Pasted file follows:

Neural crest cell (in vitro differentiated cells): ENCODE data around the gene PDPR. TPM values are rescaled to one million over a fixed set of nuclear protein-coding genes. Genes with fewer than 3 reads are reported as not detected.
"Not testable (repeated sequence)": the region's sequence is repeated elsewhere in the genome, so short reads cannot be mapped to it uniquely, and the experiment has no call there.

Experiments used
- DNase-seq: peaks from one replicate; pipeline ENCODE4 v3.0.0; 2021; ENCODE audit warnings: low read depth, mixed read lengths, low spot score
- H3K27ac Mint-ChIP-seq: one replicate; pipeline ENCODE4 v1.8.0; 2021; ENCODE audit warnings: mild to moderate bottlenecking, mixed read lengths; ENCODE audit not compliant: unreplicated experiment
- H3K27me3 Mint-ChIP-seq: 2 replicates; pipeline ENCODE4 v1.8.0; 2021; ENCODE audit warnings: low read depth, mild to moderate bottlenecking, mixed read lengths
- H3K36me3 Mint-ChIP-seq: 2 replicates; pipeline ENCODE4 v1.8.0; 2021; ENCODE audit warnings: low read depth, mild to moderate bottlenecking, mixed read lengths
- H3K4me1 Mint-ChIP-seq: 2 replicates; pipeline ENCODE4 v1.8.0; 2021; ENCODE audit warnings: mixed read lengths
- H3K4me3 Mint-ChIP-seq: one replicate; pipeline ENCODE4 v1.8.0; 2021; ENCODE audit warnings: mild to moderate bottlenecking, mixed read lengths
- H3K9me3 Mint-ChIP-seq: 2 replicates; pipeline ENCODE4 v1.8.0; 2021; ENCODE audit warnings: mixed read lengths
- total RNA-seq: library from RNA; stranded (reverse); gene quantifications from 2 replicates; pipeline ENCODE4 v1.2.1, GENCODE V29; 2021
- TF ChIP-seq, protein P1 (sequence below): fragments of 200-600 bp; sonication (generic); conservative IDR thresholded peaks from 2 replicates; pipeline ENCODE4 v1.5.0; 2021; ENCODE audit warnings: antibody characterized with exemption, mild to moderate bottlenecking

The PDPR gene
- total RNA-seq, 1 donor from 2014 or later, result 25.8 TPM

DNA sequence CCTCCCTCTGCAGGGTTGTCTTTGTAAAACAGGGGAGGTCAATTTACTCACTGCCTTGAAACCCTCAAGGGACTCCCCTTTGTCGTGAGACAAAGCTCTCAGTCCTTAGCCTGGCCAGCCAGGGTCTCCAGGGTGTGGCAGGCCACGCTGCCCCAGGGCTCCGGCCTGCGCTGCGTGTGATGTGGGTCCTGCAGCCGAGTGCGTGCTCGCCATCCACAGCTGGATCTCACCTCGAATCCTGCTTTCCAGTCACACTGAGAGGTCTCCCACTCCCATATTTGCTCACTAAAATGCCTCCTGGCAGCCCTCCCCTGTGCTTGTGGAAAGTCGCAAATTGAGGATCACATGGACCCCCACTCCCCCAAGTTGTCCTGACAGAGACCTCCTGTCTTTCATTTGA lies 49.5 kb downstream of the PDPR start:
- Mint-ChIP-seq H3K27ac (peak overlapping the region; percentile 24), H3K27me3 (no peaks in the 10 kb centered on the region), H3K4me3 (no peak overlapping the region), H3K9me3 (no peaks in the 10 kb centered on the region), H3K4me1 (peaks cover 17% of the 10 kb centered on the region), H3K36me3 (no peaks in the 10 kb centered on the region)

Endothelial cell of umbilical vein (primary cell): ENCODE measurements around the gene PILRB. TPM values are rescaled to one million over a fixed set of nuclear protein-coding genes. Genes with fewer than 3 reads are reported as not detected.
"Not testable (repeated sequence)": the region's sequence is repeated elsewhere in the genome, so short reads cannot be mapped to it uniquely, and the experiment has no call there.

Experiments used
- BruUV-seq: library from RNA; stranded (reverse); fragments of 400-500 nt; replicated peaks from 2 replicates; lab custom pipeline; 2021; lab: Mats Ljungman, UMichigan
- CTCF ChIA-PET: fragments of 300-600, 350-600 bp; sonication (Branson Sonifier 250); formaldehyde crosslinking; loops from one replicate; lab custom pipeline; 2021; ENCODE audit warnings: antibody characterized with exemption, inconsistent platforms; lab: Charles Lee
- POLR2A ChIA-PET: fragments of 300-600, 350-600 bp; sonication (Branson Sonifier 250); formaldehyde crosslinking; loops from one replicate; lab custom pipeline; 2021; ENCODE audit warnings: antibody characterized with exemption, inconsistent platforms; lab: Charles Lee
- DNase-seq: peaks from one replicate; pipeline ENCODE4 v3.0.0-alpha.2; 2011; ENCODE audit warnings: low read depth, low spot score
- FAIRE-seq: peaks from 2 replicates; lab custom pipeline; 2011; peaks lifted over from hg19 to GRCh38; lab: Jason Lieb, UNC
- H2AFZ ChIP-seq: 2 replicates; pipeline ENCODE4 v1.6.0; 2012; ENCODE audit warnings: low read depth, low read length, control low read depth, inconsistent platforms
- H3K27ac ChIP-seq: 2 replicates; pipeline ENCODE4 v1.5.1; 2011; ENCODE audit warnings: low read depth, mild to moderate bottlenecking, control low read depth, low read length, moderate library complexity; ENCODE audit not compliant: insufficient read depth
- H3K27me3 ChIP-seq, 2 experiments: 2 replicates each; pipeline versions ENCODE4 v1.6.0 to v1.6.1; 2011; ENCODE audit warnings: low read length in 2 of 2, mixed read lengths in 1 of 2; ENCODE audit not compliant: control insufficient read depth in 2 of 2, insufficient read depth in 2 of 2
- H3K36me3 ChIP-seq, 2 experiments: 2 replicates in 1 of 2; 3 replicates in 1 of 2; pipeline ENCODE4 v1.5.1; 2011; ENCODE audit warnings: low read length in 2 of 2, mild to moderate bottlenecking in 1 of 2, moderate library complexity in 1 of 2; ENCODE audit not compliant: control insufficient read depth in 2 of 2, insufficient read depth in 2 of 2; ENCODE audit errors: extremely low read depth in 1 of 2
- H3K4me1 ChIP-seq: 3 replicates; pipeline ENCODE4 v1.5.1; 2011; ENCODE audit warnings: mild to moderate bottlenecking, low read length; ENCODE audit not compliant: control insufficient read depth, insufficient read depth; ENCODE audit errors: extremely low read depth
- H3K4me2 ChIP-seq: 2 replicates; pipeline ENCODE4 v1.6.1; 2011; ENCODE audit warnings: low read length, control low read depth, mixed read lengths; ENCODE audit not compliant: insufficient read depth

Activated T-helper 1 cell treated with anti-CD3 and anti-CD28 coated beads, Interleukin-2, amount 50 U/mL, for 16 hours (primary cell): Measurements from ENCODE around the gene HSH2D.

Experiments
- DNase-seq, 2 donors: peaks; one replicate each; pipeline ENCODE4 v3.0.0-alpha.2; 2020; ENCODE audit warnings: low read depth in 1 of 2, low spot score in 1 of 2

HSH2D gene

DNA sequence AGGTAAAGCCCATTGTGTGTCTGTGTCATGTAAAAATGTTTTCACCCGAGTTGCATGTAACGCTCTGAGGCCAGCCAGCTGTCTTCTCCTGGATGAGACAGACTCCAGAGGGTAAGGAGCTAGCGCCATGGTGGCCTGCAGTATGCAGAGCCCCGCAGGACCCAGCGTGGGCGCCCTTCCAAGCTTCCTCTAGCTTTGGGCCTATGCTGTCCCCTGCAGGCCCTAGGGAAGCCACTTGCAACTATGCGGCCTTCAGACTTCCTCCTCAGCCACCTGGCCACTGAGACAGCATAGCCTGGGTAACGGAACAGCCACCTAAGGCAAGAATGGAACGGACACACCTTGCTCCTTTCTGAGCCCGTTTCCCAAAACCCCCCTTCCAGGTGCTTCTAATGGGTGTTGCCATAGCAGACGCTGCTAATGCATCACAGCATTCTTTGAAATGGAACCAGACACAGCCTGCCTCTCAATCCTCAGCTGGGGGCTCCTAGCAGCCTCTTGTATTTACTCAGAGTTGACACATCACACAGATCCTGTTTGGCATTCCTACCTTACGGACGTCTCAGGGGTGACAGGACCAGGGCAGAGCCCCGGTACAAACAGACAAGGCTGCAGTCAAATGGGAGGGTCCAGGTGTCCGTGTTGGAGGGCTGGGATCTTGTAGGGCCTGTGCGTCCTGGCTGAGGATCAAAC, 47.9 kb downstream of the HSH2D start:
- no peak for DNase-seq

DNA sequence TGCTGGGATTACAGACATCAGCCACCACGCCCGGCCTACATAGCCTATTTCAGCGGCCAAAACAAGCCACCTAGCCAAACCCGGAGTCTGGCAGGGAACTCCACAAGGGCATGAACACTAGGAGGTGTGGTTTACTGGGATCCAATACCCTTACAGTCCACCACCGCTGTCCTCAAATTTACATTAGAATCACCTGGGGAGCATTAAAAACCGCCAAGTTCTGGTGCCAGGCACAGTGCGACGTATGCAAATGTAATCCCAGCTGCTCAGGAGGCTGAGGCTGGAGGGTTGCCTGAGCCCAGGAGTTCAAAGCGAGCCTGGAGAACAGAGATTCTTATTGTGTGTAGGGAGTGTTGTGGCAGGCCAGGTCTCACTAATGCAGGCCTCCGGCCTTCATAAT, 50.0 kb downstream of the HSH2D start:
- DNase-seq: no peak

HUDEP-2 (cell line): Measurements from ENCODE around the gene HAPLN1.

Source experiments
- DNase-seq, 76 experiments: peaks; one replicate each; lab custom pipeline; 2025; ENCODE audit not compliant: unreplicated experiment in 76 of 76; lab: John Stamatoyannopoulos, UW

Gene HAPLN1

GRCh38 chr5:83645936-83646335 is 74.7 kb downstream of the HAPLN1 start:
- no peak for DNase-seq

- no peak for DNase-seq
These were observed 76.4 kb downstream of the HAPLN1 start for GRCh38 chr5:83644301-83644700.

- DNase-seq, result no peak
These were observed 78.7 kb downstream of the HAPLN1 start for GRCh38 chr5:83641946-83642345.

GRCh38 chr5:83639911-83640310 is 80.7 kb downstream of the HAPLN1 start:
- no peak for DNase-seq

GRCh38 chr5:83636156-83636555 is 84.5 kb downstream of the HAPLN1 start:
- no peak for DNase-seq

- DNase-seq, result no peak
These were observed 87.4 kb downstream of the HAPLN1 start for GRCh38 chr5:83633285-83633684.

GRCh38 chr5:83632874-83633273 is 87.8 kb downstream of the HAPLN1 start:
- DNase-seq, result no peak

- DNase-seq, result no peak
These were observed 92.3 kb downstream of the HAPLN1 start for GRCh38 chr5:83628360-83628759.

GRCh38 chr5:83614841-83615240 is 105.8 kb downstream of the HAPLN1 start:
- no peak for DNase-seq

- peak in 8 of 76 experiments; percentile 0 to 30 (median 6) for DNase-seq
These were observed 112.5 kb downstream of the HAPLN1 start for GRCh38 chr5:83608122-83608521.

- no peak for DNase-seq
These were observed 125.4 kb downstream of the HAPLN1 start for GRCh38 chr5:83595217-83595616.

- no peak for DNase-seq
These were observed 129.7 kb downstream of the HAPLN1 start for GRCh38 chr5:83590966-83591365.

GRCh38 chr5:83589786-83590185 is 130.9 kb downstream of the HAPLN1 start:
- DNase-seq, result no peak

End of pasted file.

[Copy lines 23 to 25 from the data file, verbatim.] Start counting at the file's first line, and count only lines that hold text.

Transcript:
- DNase-seq: peaks from one replicate; pipeline ENCODE4 v3.0.0-alpha.2; 2011; ENCODE audit warnings: low read depth, low spot score
- FAIRE-seq: peaks from 2 replicates; lab custom pipeline; 2011; peaks lifted over from hg19 to GRCh38; lab: Jason Lieb, UNC
- H2AFZ ChIP-seq: 2 replicates; pipeline ENCODE4 v1.6.0; 2012; ENCODE audit warnings: low read depth, low read length, control low read depth, inconsistent platforms